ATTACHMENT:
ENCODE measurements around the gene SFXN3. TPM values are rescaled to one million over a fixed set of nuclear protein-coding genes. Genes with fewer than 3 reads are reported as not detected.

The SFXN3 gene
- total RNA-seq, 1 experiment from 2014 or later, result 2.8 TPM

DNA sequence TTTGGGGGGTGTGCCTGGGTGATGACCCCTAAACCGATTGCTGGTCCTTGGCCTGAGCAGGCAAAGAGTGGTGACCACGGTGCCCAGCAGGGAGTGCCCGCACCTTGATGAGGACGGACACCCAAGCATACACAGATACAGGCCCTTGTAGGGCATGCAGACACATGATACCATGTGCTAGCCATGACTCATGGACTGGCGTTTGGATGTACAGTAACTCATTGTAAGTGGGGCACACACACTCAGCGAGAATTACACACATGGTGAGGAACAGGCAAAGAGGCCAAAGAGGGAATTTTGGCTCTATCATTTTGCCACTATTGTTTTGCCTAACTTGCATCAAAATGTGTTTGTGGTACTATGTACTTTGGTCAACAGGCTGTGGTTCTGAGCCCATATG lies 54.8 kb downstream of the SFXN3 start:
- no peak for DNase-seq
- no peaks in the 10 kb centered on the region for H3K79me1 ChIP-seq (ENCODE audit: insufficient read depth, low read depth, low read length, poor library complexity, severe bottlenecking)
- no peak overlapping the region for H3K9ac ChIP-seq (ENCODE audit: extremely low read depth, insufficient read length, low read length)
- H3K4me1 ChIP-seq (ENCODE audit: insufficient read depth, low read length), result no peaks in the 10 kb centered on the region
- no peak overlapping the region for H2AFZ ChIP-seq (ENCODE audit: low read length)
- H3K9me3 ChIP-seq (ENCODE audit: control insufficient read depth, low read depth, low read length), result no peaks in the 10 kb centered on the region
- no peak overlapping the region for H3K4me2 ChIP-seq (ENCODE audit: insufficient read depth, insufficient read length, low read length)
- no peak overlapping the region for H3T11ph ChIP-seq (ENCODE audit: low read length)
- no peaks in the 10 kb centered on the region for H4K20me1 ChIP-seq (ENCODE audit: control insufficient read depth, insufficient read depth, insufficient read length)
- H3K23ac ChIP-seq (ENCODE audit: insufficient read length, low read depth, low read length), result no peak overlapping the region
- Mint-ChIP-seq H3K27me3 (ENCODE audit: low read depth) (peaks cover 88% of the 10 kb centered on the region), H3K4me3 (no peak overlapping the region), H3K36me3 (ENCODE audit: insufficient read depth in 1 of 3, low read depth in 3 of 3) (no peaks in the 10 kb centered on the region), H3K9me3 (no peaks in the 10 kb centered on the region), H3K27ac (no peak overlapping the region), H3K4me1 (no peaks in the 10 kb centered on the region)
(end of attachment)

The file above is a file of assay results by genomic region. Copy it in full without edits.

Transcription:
ENCODE measurements around the gene SFXN3. TPM values are rescaled to one million over a fixed set of nuclear protein-coding genes. Genes with fewer than 3 reads are reported as not detected.

The SFXN3 gene
- total RNA-seq, 1 experiment from 2014 or later, result 2.8 TPM

DNA sequence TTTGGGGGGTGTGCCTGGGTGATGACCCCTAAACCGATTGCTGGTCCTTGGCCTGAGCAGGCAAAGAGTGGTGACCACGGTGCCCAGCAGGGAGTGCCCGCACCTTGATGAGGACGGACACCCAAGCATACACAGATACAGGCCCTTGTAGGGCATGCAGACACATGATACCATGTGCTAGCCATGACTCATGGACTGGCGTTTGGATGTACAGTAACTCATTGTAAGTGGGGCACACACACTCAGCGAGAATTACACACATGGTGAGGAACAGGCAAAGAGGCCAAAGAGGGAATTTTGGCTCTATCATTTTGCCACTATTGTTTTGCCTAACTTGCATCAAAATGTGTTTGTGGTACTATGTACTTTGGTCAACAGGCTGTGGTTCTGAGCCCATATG lies 54.8 kb downstream of the SFXN3 start:
- no peak for DNase-seq
- no peaks in the 10 kb centered on the region for H3K79me1 ChIP-seq (ENCODE audit: insufficient read depth, low read depth, low read length, poor library complexity, severe bottlenecking)
- no peak overlapping the region for H3K9ac ChIP-seq (ENCODE audit: extremely low read depth, insufficient read length, low read length)
- H3K4me1 ChIP-seq (ENCODE audit: insufficient read depth, low read length), result no peaks in the 10 kb centered on the region
- no peak overlapping the region for H2AFZ ChIP-seq (ENCODE audit: low read length)
- H3K9me3 ChIP-seq (ENCODE audit: control insufficient read depth, low read depth, low read length), result no peaks in the 10 kb centered on the region
- no peak overlapping the region for H3K4me2 ChIP-seq (ENCODE audit: insufficient read depth, insufficient read length, low read length)
- no peak overlapping the region for H3T11ph ChIP-seq (ENCODE audit: low read length)
- no peaks in the 10 kb centered on the region for H4K20me1 ChIP-seq (ENCODE audit: control insufficient read depth, insufficient read depth, insufficient read length)
- H3K23ac ChIP-seq (ENCODE audit: insufficient read length, low read depth, low read length), result no peak overlapping the region
- Mint-ChIP-seq H3K27me3 (ENCODE audit: low read depth) (peaks cover 88% of the 10 kb centered on the region), H3K4me3 (no peak overlapping the region), H3K36me3 (ENCODE audit: insufficient read depth in 1 of 3, low read depth in 3 of 3) (no peaks in the 10 kb centered on the region), H3K9me3 (no peaks in the 10 kb centered on the region), H3K27ac (no peak overlapping the region), H3K4me1 (no peaks in the 10 kb centered on the region)